Rumler thinks technology is really driving sustainability. “As we look at any type of manufacturing, whether it is with a food manufacturer or metals manufacturer, they are using technology in new ways that is leading towards a greater efficiency, focusing people’s time and equipment time, and therefore driving down energy utilization as well,” he says. “So I see that as a trend. And from my point of view it strengthens our position in the global economy, because the U.S. is known as a savvy workforce that is able to deploy these pieces of equipment over the course of different sectors, and that puts us in a strategic competitive position for future growth.”
Eisenberg says from the NAM point of view, sustainability and manufacturing are one in the same, “Because we strive to make the U.S. the best place in the world for manufacturing. And it’s our goal to be the most sustainable place in the world for manufacturers as well. We think we can have both of those things at the same time, and we have committed this organization to work towards those goals.”
Unilever continues its impressive sustainable manufacturing push, recently creating the Sustainable Living Young Entrepreneurs Awards, open to anyone aged 30 or under. The goal of the awards competition is the discovery of scalable and sustainable products, services or applications that reduce environmental impact, improve health and well-being or enhance livelihoods through changes in practices or behaviors.
The award program is run in partnership with the Cambridge Institute for Sustainability Leadership, and offers seven people financial support and individually tailored mentoring.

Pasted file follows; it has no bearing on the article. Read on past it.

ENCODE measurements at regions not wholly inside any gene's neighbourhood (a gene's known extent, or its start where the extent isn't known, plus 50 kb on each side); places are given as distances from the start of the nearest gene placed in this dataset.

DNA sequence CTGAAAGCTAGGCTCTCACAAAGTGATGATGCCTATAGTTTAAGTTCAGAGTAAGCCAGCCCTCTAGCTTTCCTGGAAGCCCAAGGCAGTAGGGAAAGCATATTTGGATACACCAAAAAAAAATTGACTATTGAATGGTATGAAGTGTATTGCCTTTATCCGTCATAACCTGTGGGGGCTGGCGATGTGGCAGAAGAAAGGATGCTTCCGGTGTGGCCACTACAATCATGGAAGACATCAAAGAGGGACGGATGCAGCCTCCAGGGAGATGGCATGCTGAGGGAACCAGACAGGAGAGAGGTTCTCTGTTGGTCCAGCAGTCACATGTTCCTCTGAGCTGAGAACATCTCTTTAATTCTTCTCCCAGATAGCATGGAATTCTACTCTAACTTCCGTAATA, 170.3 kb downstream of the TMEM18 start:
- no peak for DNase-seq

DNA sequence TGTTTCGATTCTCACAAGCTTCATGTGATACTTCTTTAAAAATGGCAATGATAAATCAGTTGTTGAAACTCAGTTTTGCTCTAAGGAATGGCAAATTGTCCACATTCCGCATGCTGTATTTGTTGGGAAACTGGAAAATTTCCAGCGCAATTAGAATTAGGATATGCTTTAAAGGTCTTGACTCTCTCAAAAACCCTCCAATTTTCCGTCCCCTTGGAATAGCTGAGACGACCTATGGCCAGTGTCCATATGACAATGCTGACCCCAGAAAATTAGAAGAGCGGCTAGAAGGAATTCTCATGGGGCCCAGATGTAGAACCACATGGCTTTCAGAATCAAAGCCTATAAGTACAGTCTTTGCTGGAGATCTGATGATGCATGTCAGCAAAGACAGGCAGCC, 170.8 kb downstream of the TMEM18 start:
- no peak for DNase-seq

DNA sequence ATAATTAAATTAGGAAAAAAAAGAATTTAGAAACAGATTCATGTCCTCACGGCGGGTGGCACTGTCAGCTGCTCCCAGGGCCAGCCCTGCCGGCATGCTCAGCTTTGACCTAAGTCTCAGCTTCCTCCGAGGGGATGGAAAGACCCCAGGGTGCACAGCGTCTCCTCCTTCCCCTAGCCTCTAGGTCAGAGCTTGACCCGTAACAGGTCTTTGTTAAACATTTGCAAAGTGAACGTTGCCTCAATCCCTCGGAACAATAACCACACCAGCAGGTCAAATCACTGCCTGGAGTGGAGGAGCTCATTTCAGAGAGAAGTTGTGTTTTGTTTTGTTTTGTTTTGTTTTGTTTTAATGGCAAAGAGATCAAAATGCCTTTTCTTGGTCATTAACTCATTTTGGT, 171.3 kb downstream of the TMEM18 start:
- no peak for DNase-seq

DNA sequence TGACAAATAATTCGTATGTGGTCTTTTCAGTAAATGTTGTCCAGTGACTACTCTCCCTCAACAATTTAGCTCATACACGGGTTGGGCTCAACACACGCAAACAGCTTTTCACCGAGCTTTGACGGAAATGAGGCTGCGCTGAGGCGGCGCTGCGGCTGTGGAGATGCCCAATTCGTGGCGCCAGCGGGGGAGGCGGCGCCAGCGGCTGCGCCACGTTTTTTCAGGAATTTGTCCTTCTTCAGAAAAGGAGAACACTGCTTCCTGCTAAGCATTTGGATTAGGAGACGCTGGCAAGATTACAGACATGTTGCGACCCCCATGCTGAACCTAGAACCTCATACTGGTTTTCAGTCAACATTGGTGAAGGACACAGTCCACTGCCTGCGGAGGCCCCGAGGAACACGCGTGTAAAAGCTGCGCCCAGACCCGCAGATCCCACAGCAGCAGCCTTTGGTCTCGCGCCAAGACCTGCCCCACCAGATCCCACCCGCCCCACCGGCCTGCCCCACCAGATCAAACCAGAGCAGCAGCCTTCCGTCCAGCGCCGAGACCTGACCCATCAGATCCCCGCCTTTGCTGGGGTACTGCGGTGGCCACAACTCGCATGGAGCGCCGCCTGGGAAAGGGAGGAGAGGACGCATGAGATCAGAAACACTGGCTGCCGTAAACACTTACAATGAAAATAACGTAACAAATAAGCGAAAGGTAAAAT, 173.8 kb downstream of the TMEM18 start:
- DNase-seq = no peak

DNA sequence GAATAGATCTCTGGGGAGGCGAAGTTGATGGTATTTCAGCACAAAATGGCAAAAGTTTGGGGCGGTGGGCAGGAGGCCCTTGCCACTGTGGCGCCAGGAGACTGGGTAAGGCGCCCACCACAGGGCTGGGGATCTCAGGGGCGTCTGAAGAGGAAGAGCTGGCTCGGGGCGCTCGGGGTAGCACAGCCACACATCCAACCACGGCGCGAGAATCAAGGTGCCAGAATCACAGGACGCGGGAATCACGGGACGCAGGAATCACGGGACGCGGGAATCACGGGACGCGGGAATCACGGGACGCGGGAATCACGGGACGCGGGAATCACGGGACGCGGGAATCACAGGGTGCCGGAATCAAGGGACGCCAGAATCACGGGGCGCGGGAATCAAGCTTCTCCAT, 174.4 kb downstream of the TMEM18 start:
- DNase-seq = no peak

Last year, more than 500 young entrepreneurs from more than 90 countries entered the competition. Commenting on the awards, Unilever’s Polman said: “I believe that youth hold the key to unlocking solutions to many of the challenges our planet faces. Young people will soon represent 50 percent of the population in developing and emerging countries, but they are 100 percent of the future. So it’s absolutely vital we continue to enroll them in the task of making sustainable living commonplace and invest in their ideas.”
For more details about the organizations featured in this article, visit:

National Association for Manufacturers


Quad Cities Chamber of Commerce


Pre-engineered Solutions Offer Energy Savings
Memphis, Tenn.-based Varco Pruden Buildings, which provides pre-engineered steel building systems, participates in the Cool Roof Rating Council (CRRC) and Leadership in Energy and Environmental Design (LEED). “We are looking at any material for sustainability impact,” says Craig Edwards, director of marketing, Varco Pruden. “Steel is a recyclable material and the life cycle of steel construction is pretty much the best construction method.”
Edwards says the company offers the PrisMAX SL daylight system, which can be installed after the roof has already been erected and put into place. “That allows us to go back in to our builders and add daylighting in an existing building,” he says. “And there is no energy saving like turning the lights off.
“We make sure that the customer is covered for the specific energy codes,” Edwards continues. “But meeting codes is one thing. The biggest owner’s expense, other than employees, is utilities and that is where we help reduce costs with multiple options in wall and roof assemblies.” Learn more about Varco Pruden by visiting

Illustration by Stuart Miles at Free Digital



David Hodes

David Hodes is a freelance writer living in Washington, D.C. He can be reached at